Vasotocin (VT; the antidiuretic hormone of birds) is synthesized by diencephalic magnocellular neurons projecting to the neurohypophysis. A sexually dimorphic system of VT-immunoreactive (ir) parvocellular elements has been described within the male medial preoptic nucleus (POM) and the nucleus of the stria terminalis, pars medialis (BSTm). VT-ir fibers are present in many diencephalic and extradiencephalic locations, and quantitative morphometric analyses demonstrated their sexually dimorphic distribution in regions involved in the control of different aspects of reproduction. Moreover, systemic or intracerebroventricular injections of VT markedly inhibit the expression of some aspects of male sexual behavior. In adult animals, circulating levels of testosterone (T) have a profound influence on the VT immunoreactivity within BSTm, POM, and lateral septum. Castration markedly decreases the immunoreaction, whereas T-replacement therapy restores a situation similar to the intact birds. We observed no changes in gonadectomized females treated with T. These changes parallel similar changes in male copulatory behavior (not present in castrated male quail, fully expressed in castrated, T-treated males). The restoration by T of the VT immunoreactivity in castrated male quail could be fully mimicked by a treatment with estradiol (E-2), suggesting that the aromatization of T into E-2 may play a key limiting role in both the activation of male sexual behavior and the induction of VT synthesis. This dimorphism has an organizational nature: administration of E-2 to quail embryos (a treatment that abolishes male sexual behavior) results in a dramatic decrease of the VT immuno reactivity in sexually dimorphic regions. Conversely, the inhibition of E-2 synthesis during embryonic life (a treatment that stimulates the expression of male copulatory behavior in treated females exposed in adulthood to T) results in a malelike distribution of VT immunoreactivity. The VT parvocellular system of the Japanese quail can therefore be considered an accurate marker of the sexual differentiation of brain circuits mediating copulatory behavior and could be a very sensitive indicator of the activity of estrogenlike substances on neural circuits. [less ▲]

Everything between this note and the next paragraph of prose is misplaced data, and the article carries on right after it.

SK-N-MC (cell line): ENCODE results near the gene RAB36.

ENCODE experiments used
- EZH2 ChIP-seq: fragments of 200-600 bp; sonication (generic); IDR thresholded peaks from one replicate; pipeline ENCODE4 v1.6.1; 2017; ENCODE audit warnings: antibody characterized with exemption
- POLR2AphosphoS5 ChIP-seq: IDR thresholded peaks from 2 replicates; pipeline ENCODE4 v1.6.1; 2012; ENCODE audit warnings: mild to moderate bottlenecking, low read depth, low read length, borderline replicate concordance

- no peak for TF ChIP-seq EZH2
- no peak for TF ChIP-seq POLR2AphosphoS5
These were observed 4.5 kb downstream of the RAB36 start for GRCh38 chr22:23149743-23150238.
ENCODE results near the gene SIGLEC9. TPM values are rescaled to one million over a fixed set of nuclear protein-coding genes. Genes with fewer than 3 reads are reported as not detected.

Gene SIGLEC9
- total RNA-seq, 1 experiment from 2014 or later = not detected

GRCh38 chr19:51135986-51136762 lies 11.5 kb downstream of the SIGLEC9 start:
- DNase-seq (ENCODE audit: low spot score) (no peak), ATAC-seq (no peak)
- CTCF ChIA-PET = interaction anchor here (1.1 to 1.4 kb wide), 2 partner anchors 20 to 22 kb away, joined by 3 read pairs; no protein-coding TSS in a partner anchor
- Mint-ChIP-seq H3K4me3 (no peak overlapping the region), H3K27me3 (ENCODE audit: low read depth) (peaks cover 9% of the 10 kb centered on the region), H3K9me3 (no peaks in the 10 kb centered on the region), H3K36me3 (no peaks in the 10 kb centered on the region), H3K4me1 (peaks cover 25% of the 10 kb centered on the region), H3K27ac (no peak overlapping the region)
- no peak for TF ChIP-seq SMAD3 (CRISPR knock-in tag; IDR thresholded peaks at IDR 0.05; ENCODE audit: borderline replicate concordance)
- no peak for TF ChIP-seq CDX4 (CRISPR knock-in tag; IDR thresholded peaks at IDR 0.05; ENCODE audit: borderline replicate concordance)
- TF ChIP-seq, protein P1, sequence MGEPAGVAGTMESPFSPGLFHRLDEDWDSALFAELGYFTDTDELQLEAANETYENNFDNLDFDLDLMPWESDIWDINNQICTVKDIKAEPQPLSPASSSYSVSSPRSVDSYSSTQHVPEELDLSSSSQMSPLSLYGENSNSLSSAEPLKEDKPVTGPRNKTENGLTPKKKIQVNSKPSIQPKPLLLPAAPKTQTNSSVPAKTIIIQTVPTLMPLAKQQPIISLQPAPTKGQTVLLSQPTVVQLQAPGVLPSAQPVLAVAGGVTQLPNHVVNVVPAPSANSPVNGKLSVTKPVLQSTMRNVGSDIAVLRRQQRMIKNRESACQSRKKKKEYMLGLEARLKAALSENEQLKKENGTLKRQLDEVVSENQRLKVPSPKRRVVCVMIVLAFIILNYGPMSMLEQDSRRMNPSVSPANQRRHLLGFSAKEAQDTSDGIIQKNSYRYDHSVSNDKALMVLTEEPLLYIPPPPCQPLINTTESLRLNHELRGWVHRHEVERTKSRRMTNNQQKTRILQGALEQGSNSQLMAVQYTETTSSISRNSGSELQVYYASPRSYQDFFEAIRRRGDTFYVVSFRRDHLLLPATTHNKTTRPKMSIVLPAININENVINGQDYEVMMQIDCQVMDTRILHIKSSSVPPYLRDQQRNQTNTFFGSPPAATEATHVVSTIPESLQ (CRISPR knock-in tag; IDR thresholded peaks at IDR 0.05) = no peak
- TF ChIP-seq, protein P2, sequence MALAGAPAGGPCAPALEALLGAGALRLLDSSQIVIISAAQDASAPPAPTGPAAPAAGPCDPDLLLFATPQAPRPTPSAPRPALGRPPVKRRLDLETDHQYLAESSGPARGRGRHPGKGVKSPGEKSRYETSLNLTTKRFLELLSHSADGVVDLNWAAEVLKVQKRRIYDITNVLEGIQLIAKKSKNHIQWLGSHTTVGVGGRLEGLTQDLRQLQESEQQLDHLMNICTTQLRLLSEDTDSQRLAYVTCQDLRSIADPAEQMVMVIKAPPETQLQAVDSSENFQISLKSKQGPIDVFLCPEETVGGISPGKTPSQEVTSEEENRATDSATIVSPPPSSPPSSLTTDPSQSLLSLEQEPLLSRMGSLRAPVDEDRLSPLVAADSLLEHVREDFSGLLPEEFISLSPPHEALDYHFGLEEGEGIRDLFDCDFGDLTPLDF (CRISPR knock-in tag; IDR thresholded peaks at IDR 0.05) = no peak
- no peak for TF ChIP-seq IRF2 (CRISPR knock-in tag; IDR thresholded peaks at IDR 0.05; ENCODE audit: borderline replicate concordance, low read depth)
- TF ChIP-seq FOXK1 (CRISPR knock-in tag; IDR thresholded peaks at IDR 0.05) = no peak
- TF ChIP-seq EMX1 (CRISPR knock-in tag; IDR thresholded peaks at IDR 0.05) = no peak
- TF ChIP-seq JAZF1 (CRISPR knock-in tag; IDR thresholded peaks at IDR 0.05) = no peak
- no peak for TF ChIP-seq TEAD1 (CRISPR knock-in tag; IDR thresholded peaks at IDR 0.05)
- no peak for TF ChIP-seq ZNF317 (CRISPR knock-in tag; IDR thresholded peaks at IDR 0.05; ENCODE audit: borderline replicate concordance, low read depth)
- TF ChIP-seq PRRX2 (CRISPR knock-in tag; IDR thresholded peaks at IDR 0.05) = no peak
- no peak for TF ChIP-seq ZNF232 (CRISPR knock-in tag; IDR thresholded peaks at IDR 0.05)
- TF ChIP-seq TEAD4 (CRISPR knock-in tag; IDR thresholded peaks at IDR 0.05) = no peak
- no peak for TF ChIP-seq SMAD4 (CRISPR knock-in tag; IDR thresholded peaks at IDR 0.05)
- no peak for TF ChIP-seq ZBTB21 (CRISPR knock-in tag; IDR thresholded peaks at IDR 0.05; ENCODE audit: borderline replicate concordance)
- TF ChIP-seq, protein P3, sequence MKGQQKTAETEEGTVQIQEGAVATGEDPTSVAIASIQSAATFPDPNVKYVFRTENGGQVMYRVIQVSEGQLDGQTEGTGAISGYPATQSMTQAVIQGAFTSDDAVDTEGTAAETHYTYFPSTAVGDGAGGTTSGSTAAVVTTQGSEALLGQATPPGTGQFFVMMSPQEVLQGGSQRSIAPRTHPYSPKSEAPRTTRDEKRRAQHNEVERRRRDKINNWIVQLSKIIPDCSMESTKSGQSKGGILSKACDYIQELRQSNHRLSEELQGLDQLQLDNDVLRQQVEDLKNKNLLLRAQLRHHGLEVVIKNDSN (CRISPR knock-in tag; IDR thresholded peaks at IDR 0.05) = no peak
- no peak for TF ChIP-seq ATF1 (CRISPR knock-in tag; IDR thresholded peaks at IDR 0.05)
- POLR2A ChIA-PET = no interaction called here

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See detailThe medial preoptic nucleus receives vasotocinergic inputs in male quail: a tract-tracing and immunocytochemical study
Absil, Philippe ULg; Papello, M.; Viglietti-Panzica, C. et al

in Journal of Chemical Neuroanatomy (2002), 24(1), 27-39

The sexually dimorphic testosterone-sensitive medial preoptic nucleus (POM) of quail can be identified by the presence of a dense network of vasotocinergic fibers. This innervation is sexually ... [more ▼]